• 05 August 2020
  • 7 min read

COVID-19: What Will The Lasting Changes Be For ICU Nurses

  • Suzanne Armstrong
    Intensive Care Deputy Sister
    • Matt Farrah
    • Mat Martin
    • Richard Gill
    • Aubrey Hollebon
  • 0
  • 980
"We will get through this but the end is not yet in sight."

With many desperate to return to ‘normal’, ICU Deputy Charge Nurse, Suzanne, looks at some of the lasting changes to ICU wards, and highlights the growing anxiety among Nurses about the coming winter.

Topics covered in this article

Introduction

Things Are By No Means Back To Normal

Elective Surgeries Have Started Again

PPE Has Become The Norm

The Public’s Reaction Has Been Varied

ICUs Have Been Supported By A Wealth Of Great Relief Staff

The Reality Is, We Are In Very Uncertain Times

Introduction

As the Covid-19 lockdown starts to ease and daily routine starts to resume for many of us, how has life in an intensive care unit changed following the crisis?

The early pressure and panic of the Covid-19 outbreak may have subsided but it will stay in the hearts and minds of our Nurses and NHS staff for years, if not the rest of our careers.

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It has been the most challenging period we will hopefully ever have to face.

We should all be extremely proud and supportive of the fantastic service every NHS worker has shown this year.

Things Are By No Means Back To Normal

Life in an ICU has improved in the last couple of months but by no means is back to how things were before Covid-19.

Changes have been made that will stay in place for months to come.

Things have changed from week to week during this summer and we are all still adjusting to a “new normal” in our daily roles.

Many changes we have seen in our ICU’s in recent months will remain in operation until there is a definitive end to the crisis, and nobody really knows when this will be.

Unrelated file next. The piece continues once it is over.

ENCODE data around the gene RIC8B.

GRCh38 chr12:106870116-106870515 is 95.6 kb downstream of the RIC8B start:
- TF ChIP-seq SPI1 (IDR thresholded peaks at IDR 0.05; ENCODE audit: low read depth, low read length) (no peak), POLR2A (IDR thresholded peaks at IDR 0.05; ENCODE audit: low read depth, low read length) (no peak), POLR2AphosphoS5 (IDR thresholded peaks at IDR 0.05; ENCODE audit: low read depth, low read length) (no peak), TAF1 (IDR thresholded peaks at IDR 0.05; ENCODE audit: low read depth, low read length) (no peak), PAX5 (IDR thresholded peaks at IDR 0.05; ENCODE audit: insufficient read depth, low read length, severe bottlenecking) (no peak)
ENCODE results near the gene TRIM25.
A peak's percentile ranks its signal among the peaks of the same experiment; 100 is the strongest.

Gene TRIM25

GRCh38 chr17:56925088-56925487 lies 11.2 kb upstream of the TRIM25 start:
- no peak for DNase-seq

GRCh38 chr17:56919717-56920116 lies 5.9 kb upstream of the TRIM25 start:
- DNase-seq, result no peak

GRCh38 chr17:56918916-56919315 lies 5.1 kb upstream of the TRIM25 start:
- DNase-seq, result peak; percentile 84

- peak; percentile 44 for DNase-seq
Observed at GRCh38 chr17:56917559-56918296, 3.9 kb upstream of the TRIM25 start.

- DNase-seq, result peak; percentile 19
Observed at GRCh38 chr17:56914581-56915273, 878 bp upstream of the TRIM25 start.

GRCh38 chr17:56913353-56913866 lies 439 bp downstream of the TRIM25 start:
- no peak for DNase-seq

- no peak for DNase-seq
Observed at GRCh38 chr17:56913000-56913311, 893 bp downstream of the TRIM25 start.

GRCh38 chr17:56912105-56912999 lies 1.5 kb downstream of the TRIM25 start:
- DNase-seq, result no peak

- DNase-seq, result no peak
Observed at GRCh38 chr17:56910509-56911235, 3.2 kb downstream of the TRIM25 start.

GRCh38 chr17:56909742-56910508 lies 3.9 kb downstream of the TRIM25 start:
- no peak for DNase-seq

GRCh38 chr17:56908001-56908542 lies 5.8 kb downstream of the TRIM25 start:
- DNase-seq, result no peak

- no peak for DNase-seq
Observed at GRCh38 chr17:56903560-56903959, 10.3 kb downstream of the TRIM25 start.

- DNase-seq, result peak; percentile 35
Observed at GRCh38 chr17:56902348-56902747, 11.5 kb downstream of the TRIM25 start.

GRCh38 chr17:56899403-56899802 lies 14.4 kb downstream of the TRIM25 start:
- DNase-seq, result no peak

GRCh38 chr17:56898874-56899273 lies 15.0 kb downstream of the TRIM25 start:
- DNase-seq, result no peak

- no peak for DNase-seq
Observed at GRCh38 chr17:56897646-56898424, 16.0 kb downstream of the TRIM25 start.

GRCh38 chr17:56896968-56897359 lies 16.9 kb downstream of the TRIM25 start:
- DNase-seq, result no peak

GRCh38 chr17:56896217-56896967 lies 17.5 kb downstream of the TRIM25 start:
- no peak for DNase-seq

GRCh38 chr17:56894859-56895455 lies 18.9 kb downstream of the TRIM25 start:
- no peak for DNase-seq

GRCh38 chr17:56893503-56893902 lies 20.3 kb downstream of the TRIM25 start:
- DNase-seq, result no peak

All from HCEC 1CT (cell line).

Full PPE for example isn’t going to end anytime soon.

Everything that can be disposable is now disposable, a needed safety precaution but also a huge increase in materials and disposal.

Elective Surgeries Have Started Again

Elective surgeries have started again and this brings a new challenge and way of working to our ICUs.

These patients now need a protected pathway while under our care.

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This includes pre-admission Covid-19 testing, isolation and shielding while in on the unit, repeated testing while under care to ensure infection has not taken place, and follow up testing after being discharged from the unit.

This is the new normal for an elective surgery patient: more planning and more testing.

Lots of the changes in our ICUs are the same as everywhere else.

PPE Has Become The Norm

We are all getting used to the new ways of working.

PPE has become the norm, one-way systems are in place everywhere, meetings and handovers must be socially distanced.

All these changes come with little problems and extra requirements.

What would have been a simple five-minute meeting last year is now a logistical challenge.

The impact of masks and PPE reaches further than just our safety.

Effective communication through masks is a learning curve for us all.

Life in an ICU is full of emergencies and sudden intervention.

At these moments a Nurse may find themselves needing to call for help, a mask will muffle this call and make it harder to be heard.

It’s also much harder to read people's facial expressions when hidden behind a mask.

A big part of an ICU Nurse’s job is caring for the relatives of our patients.

This aspect has radically changed, it has been hard for people to accept and adjust.

We are often present for a person's last goodbyes with their loved ones, now all these emotional moments are taking place remotely via technology.

This change brings an ICU Nurse into the situation in a very hands on role, holding up a tablet for someone to say goodbye to their loved ones is not an easy task.

These moments will stay with us.

The Public’s Reaction Has Been Varied

I’ve seen quite a range of different public reactions during the outbreak.